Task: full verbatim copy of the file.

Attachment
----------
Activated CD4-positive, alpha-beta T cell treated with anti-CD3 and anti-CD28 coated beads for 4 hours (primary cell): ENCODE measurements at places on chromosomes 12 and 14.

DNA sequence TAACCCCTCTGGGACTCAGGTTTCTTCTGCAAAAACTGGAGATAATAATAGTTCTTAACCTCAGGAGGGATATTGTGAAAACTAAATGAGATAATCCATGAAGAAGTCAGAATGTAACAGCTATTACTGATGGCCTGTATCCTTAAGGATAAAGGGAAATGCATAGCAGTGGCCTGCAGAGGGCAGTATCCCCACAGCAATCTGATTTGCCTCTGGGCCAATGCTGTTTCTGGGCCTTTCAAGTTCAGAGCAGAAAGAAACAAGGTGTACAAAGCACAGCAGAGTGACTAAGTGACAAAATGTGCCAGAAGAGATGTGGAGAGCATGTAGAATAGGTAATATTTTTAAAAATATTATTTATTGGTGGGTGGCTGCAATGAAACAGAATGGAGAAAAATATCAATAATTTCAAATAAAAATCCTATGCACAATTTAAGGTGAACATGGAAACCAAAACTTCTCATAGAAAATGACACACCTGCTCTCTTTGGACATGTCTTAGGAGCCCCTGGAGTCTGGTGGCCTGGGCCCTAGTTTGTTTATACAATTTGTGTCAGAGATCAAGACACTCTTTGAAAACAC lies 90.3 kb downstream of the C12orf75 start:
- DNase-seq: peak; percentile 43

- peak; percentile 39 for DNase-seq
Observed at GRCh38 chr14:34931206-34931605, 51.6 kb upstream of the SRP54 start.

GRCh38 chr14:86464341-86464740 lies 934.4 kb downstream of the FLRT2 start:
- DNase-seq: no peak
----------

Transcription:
Activated CD4-positive, alpha-beta T cell treated with anti-CD3 and anti-CD28 coated beads for 4 hours (primary cell): ENCODE measurements at places on chromosomes 12 and 14.

DNA sequence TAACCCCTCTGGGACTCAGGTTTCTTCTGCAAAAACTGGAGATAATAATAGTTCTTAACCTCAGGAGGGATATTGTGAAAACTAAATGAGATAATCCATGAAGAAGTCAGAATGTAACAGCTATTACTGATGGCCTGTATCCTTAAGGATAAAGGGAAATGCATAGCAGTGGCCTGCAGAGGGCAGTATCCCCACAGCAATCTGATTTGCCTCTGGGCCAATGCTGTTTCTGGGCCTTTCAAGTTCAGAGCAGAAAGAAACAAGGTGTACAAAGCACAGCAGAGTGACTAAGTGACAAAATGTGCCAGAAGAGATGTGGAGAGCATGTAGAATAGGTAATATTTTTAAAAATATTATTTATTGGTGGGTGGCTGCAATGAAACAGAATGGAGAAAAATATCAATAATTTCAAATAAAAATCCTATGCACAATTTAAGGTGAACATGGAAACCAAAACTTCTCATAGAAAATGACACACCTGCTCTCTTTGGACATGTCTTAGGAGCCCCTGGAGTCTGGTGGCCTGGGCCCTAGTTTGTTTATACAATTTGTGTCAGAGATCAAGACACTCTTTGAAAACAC lies 90.3 kb downstream of the C12orf75 start:
- DNase-seq: peak; percentile 43

- peak; percentile 39 for DNase-seq
Observed at GRCh38 chr14:34931206-34931605, 51.6 kb upstream of the SRP54 start.

GRCh38 chr14:86464341-86464740 lies 934.4 kb downstream of the FLRT2 start:
- DNase-seq: no peak